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CrP

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  1. I've always thought that the concept of drone can include a repeated or held note above a melody, e.g., the 5th or the high tonic. As has been discussed, the most common drone, viz. organ, most bagpipes, hurdy-gurdy, is the note played/held below a melody on the tonic in the mode or scale of the melody. Certainly there's a richness that comes from the drone on the 5th of the scale in Northumbrian smallpipes, other bagpipes, and 'gurdy that allows for musical complexity (and dissonance). So why not concertina? I can think of a couple of tunes that work well on anglo that use an "above the melody" drone [for want of a better term]. There's the beginning of "Flatworld," for instance. As for holding down a tonic by using the thumb-operated button on the left-hand side of the anglo 'tina, I find it difficult to make it sound musical without, as several others have noted, becoming too insistent or intrusive. The effect sounds good on a some Greek dance tunes, especially those in the hijaz mode.
  2. Craig! Happy to see you here. I do have a full sound system, if you're ever in need. You know where I am! THis Roland, suggested by Jody Kruskal, is also very nice. I chose the Eurolive because of the diminutive size and the way it fits on a mic stand. My son recommended the Roland (if I were able to find it locally at, let's say, Chuck Levins' music store). However, the "fits-on-a-mikestand" feature of the Eurolive I think would be particularly useful.
  3. Thanks for the fix. Great to see you, your better half and your unusually appointed Morse instrument. We can't go acoustic because we can't get any kind of balance; the sax, trombone, drums, etc, would overwhelm the concertina and maybe even the accordion.And certainly the bouzouki, which is the engine behind this band. Soundmen groan when they see us coming because of the difficulty of getting a good mix. And the reality is that younger dancers want it to be loud and expect it. A new generation of contra dancers is being weaned on "techno contras," which use DJs and incredibly loud techno music. Not my cup of tea, but it's drawing lots of new dancers into the contra world. I've been playing for Shepherdstown Mayday and for the two MOrris teams there for a lot of years, so I should know the tunes! Thanks, Jim for some good real-world advice. My wife and I played for a wedding this past weekend that wound up needing two portable amps instead of one -- one for announcements, reading of the ceremony, etc., and one for the musicians, so I had to cobble together at short notice a second set-up. My old (vintage 1980s) "Mighty Mouse" battery-operated portable did well, but I could surely find something better and more technologically up-to-date than that. I'll certainly take your endorsement of the "Eurolive" unit as high praise. Craig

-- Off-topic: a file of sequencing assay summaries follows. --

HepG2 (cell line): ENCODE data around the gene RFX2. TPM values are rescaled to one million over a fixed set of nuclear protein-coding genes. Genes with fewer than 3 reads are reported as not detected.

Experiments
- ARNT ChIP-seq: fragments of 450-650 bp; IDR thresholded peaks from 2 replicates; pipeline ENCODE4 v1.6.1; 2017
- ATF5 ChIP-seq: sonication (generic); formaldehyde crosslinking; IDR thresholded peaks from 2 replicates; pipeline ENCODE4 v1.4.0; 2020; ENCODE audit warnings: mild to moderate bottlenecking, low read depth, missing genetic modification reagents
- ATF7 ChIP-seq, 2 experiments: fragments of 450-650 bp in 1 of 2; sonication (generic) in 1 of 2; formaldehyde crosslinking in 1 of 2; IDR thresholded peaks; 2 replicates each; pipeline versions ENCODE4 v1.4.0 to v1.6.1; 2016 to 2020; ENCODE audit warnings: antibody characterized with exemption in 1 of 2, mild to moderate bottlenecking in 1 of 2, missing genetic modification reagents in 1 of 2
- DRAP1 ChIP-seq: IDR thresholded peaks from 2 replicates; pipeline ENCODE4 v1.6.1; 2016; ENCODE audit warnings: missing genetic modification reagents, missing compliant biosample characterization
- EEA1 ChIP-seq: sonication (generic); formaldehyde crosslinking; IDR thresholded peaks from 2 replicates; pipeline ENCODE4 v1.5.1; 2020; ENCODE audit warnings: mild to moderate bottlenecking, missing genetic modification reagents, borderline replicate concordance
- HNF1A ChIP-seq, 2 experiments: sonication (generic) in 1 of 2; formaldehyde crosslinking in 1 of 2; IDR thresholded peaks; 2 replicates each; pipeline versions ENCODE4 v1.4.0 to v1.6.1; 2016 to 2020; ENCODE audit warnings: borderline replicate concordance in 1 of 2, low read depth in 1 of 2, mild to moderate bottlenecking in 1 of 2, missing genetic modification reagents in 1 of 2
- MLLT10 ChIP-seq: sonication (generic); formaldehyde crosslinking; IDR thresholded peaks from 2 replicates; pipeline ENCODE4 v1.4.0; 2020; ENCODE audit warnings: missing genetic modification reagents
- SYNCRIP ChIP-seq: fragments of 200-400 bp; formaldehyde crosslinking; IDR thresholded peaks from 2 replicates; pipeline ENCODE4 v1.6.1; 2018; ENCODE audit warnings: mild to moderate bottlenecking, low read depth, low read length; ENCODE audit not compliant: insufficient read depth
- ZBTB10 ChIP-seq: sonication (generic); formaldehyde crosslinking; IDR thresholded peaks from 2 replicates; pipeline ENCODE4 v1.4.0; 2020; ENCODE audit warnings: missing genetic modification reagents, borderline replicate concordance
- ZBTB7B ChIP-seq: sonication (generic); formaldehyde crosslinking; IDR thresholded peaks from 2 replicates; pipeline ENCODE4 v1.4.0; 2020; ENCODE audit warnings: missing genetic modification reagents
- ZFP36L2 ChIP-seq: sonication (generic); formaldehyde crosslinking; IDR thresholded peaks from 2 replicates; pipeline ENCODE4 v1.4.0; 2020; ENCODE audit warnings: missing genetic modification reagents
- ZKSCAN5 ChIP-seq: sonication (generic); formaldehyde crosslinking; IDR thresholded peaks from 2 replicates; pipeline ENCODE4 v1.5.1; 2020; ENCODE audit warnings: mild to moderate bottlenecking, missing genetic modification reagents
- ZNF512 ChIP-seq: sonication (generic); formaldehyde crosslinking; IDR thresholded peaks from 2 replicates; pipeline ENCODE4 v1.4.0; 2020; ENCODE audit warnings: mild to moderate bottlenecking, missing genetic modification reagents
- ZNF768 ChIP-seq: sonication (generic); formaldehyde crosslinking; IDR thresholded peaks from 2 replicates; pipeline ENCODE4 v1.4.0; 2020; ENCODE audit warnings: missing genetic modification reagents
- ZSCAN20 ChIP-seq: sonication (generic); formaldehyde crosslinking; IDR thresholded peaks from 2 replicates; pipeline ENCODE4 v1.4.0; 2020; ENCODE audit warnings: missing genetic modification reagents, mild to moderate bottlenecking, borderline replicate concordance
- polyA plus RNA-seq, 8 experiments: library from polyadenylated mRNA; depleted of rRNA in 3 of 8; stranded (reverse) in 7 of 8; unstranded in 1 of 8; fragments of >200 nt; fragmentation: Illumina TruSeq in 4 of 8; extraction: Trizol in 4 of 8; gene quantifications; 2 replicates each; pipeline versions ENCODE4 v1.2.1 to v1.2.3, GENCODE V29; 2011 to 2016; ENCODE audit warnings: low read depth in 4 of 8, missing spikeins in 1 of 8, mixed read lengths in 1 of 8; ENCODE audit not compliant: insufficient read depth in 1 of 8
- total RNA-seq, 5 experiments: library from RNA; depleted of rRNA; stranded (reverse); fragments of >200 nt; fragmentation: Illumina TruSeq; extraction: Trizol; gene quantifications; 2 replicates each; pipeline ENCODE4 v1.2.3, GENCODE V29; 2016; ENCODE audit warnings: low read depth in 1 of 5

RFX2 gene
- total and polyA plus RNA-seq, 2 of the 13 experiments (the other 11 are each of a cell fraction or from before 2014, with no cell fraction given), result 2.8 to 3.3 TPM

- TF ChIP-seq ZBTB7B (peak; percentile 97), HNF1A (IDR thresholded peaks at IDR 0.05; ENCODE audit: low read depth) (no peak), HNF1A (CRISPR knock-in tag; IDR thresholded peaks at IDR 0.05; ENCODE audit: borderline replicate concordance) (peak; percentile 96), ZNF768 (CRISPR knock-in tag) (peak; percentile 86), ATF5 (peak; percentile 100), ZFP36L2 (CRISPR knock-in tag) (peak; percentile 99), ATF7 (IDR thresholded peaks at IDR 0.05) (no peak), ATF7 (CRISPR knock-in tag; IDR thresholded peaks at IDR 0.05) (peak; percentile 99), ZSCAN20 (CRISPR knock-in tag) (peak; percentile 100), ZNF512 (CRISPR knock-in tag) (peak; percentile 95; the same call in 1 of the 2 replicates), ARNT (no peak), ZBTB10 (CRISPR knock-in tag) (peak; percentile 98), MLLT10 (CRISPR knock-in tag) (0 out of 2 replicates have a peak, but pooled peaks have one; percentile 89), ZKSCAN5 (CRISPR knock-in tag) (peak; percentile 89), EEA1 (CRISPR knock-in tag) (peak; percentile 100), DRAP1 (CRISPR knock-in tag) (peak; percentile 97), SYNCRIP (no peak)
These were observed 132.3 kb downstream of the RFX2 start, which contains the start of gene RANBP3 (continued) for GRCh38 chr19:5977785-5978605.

4. That exhibition sounds fascinating. I've been to the Brussels museum and found it fascinating, so I shall make a point of going next year, when I'll be in Europe. Thanks for posting.
  5. If I may suggest a possible solution to the "too big gig bag" problem that Shas mentions, here's what I did with a thinly padded black nylon case, for use at those times when a gig-bag-type case with shoulder strap is the best choice for carrying (as oposed to, let's say, a hard box-like case with only a carrying handle). At the local hardware store, I found some jute matting, sold by the yard from a roll, so I paid a couple of bucks for a yard thereof, took it home, cut it to fit neatly inside the gig-bag and thereby succeeded in decreasing the diameter by about an inch or so. The matting rolled nicely -- fiber side inside, towards the instrument. I ran the matting piece through the washing machine a couple of times to remove the smell, and then covered it with some fairly sturdy canvas, stiched on by hand (needle & thread), added a couple of end pieces of packing foam (also covered in canvas) and made my concertina a safer, happier instrument. Is that not a owrthy goal? Yes, it did take a a couple of hours of the "measure twice, cut once" approach, but I'm pleased with the results. I even excavated in the two end inserts a cruved space for the button rows, so that all the weight of the instrument rests on the frame & end plates rather than on the buttons. Now, if I were ever to buy -- and master -- a digital camera, I'd take photos. Alas, I'm a fan of old technology, and old instruments, besides, hence, no photos.
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